A potential role for insulin resistance in experimental pulmonary hypertension.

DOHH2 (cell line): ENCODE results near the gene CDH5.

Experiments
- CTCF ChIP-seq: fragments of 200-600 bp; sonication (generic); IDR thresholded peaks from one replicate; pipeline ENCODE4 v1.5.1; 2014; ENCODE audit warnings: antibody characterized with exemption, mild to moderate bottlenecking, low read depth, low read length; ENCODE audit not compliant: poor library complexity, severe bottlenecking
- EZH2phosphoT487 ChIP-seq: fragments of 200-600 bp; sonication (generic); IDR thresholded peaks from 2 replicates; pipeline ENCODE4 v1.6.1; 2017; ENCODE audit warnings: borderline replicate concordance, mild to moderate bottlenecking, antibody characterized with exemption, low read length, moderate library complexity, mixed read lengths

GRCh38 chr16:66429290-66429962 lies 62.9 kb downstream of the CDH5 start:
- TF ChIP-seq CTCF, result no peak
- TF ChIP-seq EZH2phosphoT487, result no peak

Patients with pulmonary arterial hypertension have increased prevalence of insulin resistance. We aimed to determine whether metabolic defects are associated with bone morphogenic protein receptor type 2 (Bmpr2) mutations in mice, and whether these may contribute to pulmonary vascular disease development. Metabolic phenotyping was performed on transgenic mice with inducible expression of Bmpr2 mutation, R899X. Phenotypic penetrance in Bmpr2(R899X) was assessed in a high-fat diet model of insulin resistance. Alterations in glucocorticoid responses were assessed in murine pulmonary microvascular endothelial cells and Bmpr2(R899X) mice treated with dexamethasone. Compared to controls, Bmpr2(R899X) mice showed increased weight gain and demonstrated insulin resistance as assessed by the homeostatic model assessment insulin resistance (1.0 ± 0.4 versus 2.2 ± 1.8) and by fat accumulation in skeletal muscle and decreased oxygen consumption. Bmpr2(R899X) mice fed a high-fat diet had strong increases in pulmonary hypertension penetrance (seven out of 11 versus three out of 11). In cell culture and in vivo experiments, Bmpr2 mutation resulted in a combination of constitutive glucocorticoid receptor activation and insensitivity. Insulin resistance is present as an early feature of Bmpr2 mutation in mice. Exacerbated insulin resistance through high-fat diet worsened pulmonary phenotype, implying a possible causal role in disease. Impaired glucocorticoid responses may contribute to metabolic defects.